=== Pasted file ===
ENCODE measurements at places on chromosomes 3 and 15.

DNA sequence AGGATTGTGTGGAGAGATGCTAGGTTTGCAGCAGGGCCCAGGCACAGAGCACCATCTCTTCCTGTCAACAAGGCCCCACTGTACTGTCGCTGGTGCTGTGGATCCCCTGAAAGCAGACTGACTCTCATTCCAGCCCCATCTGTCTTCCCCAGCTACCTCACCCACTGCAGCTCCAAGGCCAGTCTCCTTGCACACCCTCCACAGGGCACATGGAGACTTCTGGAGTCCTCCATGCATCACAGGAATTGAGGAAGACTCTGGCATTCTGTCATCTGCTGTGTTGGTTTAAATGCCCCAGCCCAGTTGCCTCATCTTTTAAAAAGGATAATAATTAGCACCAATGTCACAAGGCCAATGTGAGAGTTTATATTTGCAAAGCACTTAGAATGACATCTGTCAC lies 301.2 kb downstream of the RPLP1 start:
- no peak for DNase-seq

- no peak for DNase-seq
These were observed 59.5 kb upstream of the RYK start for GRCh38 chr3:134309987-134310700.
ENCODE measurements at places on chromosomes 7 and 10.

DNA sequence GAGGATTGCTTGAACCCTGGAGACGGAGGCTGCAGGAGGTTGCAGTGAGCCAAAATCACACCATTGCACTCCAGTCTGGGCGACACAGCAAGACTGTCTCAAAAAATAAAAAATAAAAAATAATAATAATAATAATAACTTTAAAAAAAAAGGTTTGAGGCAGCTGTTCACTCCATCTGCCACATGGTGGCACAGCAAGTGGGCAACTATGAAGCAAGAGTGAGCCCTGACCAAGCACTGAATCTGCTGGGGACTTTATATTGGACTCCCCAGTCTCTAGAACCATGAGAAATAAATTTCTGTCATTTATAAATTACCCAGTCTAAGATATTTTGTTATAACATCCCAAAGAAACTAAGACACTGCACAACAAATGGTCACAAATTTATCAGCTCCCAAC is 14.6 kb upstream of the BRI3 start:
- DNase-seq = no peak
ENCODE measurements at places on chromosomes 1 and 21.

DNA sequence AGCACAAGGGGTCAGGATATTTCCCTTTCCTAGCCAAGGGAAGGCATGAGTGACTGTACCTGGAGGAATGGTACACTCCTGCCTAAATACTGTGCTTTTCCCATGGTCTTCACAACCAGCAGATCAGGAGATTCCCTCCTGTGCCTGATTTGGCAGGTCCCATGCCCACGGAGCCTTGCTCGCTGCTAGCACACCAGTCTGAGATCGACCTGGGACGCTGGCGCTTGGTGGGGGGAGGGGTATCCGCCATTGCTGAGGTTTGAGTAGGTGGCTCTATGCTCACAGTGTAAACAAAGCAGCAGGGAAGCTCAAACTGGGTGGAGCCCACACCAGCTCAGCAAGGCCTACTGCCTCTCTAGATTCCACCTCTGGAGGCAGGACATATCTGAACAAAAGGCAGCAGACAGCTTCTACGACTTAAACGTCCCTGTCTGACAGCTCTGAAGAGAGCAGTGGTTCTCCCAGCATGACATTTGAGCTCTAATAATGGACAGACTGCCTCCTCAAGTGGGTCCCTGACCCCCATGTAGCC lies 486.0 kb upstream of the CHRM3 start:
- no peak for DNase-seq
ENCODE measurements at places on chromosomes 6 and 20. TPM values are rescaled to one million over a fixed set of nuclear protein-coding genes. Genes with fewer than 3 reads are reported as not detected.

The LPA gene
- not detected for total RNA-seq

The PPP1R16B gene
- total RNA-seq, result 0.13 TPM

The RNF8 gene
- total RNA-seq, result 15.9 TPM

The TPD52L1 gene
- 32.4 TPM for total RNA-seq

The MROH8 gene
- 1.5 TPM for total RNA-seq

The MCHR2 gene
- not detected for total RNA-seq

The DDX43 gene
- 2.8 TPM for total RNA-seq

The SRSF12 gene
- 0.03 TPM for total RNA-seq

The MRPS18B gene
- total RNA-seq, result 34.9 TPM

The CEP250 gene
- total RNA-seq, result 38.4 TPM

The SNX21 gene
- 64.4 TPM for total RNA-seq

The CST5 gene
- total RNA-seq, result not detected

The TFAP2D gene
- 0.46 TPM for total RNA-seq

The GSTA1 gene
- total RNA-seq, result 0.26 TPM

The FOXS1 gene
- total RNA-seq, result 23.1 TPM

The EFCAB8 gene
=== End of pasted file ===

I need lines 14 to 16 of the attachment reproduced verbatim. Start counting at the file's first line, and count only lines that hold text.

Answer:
- not detected for total RNA-seq

The PPP1R16B gene
- total RNA-seq, result 0.13 TPM